By Andy Mannix
By Caleb Hannan
By Olivia LaVecchia
By CP Staff
By Aaron Rupar
By Jacob Wheeler
By Olivia LaVecchia
By Aaron Rupar
I'm supposed to be reflective and apologetic and learning my lesson about the dangers of driving drunk. But, like most people charged with DWI, I'm too busy taking a crash course on outsmarting the cops to be contrite--bending their version of the truth to square with mine.
JULY 9, 2001
The state of Minnesota requires that every DWI offender go through a chemical evaluation to determine if there is a drug or alcohol addiction that needs addressing. The state is willing to provide the service, but I'm told that a county evaluator will be more prone to make you enter a costly treatment program than an independent assessor. I don't know if this is true or not, but I search for someone in the private sector and pay out of pocket.
I find someone who both works for Hennepin County and runs a private business out of his suburban home. On the drive there, I think about the senseless hangovers, the lost hours in bars, and the party conversations abandoned because I needed to get a fresh cocktail. Pulling into the driveway, I'm convinced the guy is going to send me to treatment. Still, I decide to be completely honest.
We sit down and discuss my drinking habits for an hour, beginning with the time I got busted for underage consumption at a buddy's basement beer bash. We talk about how I left booze alone for a couple years, then started drinking again my sophomore year in college. On his desk, I notice stacks of evaluations for relapsed heroin addicts. I open up further.
I tell him I drink four days out of the week, usually beer or wine, sometimes vodka. He seems to think this is a little much, but not out of line. He asks me if I have a good support system of friends and whether I get along with my parents. He also notes that my parents and sister aren't chemically dependent and that I have a full-time job. He tells me that he believes that I don't have any chemical problems. I'm relieved. (It is not lost on me, however, that I'm about to give the guy $150.)
At the end of his report, he types, "Client does not meet criteria for abuse/dependency." I want to believe him. "At least I'm not a relapsed heroin addict," I think to myself. I thank the guy a little too profusely and head home, trying to beat my 6:00 p.m. curfew.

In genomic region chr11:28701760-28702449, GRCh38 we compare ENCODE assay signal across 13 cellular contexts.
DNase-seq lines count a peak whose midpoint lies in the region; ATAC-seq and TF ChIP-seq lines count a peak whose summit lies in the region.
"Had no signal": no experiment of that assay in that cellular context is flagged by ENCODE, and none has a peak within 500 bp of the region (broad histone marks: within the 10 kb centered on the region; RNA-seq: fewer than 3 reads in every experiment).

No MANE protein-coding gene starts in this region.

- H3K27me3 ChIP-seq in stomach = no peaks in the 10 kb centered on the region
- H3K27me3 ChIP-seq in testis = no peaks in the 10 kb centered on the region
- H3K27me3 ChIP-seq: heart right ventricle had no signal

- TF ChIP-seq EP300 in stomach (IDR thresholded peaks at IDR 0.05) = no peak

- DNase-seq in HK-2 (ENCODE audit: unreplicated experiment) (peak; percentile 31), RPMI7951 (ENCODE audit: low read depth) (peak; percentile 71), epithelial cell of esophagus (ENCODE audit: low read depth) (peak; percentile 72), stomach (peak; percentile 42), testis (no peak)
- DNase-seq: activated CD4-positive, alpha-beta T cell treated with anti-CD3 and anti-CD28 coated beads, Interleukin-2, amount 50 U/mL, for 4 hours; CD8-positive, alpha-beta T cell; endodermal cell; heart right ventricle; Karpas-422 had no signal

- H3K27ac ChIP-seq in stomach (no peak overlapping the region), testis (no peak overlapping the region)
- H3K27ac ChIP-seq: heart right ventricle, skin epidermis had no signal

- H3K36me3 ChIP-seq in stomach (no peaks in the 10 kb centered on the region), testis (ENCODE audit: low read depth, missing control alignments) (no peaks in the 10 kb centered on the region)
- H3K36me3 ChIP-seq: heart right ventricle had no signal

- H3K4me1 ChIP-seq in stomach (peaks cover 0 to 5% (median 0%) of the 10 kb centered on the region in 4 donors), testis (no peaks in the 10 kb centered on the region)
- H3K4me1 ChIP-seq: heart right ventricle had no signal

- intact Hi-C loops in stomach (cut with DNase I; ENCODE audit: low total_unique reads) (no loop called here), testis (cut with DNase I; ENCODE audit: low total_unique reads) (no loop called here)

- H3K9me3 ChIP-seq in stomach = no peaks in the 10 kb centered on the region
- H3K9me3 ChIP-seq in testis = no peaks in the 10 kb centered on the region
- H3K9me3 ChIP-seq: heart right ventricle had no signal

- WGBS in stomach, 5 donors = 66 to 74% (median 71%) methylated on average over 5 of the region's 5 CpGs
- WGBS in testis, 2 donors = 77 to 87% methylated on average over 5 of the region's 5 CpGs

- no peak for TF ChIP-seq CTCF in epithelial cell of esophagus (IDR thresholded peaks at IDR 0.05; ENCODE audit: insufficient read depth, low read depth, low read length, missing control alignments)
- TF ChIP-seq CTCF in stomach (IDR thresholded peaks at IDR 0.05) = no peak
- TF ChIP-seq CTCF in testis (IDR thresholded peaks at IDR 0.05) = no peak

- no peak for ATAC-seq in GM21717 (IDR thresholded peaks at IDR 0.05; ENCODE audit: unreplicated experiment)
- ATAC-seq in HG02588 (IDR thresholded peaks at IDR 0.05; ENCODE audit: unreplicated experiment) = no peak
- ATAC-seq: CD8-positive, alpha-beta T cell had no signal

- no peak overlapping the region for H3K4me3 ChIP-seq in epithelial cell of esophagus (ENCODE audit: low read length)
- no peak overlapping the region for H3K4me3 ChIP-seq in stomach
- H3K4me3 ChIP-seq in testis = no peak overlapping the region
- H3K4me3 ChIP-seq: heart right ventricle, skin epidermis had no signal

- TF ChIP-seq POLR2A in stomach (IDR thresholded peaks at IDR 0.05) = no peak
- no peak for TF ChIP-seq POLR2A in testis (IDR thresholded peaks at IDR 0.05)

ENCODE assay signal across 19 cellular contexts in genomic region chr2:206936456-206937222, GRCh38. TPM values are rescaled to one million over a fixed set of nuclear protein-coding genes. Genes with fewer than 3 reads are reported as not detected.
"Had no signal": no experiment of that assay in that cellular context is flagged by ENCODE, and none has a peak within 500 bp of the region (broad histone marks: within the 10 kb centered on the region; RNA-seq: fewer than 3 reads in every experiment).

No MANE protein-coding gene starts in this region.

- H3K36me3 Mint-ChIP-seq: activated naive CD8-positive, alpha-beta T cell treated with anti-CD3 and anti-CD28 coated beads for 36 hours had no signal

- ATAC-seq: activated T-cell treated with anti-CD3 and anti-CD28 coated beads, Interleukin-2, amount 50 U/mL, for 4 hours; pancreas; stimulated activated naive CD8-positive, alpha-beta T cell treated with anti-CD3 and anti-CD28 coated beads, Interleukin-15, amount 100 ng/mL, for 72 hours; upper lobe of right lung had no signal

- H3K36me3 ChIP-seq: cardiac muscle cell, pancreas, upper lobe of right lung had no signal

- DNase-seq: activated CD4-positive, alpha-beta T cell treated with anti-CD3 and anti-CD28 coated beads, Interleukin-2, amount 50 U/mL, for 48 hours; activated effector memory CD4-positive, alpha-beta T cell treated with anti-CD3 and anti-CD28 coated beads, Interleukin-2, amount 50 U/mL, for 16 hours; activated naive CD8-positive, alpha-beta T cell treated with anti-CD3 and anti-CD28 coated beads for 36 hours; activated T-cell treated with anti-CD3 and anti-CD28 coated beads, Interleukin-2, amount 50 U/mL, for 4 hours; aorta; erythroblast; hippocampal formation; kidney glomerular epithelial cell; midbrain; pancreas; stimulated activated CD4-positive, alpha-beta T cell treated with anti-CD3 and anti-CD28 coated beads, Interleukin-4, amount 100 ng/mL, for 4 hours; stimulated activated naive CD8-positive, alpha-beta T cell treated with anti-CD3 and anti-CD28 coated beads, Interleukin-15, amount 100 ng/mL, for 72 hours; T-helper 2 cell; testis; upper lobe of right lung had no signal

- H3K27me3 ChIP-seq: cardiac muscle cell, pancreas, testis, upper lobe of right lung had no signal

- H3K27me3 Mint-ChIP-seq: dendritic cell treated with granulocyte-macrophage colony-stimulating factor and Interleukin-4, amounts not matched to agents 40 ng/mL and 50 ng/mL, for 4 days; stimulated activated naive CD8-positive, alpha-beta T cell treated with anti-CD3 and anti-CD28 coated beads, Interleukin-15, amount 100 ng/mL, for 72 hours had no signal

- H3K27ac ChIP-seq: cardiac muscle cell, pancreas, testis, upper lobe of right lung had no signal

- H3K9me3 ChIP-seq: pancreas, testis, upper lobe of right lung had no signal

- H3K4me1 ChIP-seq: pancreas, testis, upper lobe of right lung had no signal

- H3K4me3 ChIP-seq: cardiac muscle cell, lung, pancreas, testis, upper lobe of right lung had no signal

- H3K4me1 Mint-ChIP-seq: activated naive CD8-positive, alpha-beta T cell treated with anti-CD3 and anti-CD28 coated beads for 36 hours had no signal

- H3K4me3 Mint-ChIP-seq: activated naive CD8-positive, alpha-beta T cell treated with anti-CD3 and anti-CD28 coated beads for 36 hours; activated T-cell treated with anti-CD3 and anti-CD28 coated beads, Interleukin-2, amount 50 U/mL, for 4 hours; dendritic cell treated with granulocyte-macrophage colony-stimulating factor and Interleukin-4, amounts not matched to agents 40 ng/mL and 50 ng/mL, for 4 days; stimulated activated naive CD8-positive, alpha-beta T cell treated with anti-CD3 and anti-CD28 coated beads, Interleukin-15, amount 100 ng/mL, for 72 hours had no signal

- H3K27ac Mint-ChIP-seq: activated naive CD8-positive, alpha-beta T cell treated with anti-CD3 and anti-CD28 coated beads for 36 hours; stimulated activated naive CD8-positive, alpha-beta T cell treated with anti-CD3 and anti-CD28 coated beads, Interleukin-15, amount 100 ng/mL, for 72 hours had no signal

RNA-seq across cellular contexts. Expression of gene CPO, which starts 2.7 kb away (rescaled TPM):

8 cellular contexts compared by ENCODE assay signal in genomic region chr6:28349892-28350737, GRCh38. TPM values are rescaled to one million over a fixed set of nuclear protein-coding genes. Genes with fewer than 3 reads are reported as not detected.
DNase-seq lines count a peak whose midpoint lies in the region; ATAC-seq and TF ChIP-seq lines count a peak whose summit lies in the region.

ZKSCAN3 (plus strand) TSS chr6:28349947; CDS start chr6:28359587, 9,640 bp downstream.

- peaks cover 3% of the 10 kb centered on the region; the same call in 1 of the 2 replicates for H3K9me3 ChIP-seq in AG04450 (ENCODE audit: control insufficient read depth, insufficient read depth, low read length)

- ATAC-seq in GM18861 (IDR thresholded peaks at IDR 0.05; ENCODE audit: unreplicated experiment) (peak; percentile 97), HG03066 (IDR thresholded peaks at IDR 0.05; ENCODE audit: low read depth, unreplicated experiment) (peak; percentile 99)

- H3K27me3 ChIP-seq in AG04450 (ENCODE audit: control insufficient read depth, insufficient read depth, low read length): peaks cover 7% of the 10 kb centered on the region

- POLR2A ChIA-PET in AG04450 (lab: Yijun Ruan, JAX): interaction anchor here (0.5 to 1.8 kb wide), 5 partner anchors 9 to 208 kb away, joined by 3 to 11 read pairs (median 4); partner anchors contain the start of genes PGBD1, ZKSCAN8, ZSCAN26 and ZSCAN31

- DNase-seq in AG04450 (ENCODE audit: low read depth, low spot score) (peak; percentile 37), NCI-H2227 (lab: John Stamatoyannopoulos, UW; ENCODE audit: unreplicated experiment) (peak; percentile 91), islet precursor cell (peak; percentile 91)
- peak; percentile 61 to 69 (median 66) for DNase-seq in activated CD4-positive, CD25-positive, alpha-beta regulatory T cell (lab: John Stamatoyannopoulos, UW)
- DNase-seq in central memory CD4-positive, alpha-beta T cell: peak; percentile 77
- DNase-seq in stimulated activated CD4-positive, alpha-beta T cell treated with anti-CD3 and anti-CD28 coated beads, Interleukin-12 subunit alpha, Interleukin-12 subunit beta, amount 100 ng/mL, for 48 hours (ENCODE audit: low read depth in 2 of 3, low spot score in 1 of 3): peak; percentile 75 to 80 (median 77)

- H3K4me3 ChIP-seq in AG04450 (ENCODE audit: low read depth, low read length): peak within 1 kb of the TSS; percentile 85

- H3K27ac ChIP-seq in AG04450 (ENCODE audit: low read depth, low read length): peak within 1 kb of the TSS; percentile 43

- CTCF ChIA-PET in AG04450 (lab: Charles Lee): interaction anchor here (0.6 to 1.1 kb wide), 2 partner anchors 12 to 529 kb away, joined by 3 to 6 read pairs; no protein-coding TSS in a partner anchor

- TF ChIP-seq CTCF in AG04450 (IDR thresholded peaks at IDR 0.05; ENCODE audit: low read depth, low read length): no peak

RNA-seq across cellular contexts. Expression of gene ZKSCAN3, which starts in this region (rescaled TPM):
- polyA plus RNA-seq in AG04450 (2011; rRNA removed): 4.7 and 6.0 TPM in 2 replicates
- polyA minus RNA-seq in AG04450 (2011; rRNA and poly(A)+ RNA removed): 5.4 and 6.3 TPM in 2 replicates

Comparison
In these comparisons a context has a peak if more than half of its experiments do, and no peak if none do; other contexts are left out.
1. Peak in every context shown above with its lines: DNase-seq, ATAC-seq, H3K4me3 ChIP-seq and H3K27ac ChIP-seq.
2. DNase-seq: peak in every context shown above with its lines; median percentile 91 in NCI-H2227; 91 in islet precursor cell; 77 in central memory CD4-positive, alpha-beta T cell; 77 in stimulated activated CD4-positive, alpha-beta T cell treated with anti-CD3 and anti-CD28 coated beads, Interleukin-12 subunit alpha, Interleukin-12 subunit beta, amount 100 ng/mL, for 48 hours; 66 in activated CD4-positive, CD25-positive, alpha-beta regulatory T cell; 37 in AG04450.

AUGUST 2, 2001
I meet Rogosheske in a conference room at the top of the Ramsey County courthouse at 8:00 a.m. to go over the game plan for the hearing on my criminal charge. He tells me to consider testifying that, at the time of the arrest, Smith never gave me the chance to call an attorney. It's not true, and I tell him I won't do it. I call Budget Towing again, a last ditch effort to discredit the police report. Once again, they tell me they can't find the report.
We appear in Judge Margaret Marrinan's courtroom, in the Ramsey County Second Judicial District, at 9:15. Rogosheske has maintained all along that the Intoxilyzer 5000 at the St. Paul city jail is inaccurate. It's a flimsy defense, but I realize that blowing a .16 pretty much seals your fate. It's my fault there's not much else he can do. My attorney, the prosecution, and the judge all retire to her chambers.
Waiting in the courtroom, I suddenly don't trust Rogosheske. I also wish I had shined my shoes, had time to get my sport coat altered, and hadn't worn slacks with a mustard stain on the left thigh. In short, I feel vulnerable.
Rogosheske comes back to tell me a deal has been cut, and it's a pretty good one. It comes as a surprise, since I was ready to fight this thing tooth and nail. This is the first time there's been any talk of a deal. The maintenance records, the vision records--they are all for nothing. I will not testify. There will be no jury.
I stand up in front of Judge Marrinan. She seems far too kind, smiling at me and asking me politely if I understand all the charges against me. I'm not sure, but I lie. "Yes, your honor," I whisper. My attorney notes for the record that we will challenge the civil charge later (at the very least, I could get the license reinstatement fee back). Privately, though, I've already decided that I won't fight the revocation.
Judge Marrinan sentences me for two misdemeanor counts of driving with a blood-alcohol content more than .10. I get 60 days in the workhouse, which I don't have to do if I don't violate my one-year probation, and a $300 fine (plus another $40 for processing fees). I'm also required to complete a DWI education program and attend a Mothers Against Drunk Driving seminar. All things considered, it's a light sentence. But that doesn't dawn on me until later. I feel cheated.
LEGAL LESSON NUMBER THREE: SCARED STRAIGHT?
I've heard repeatedly that the tome containing the state's DWI laws is the thickest found at the Capitol--thicker than the tax code, heavier than the book on murder. Every year, state lawmakers haggle over at least one new piece of drunk-driving legislation.
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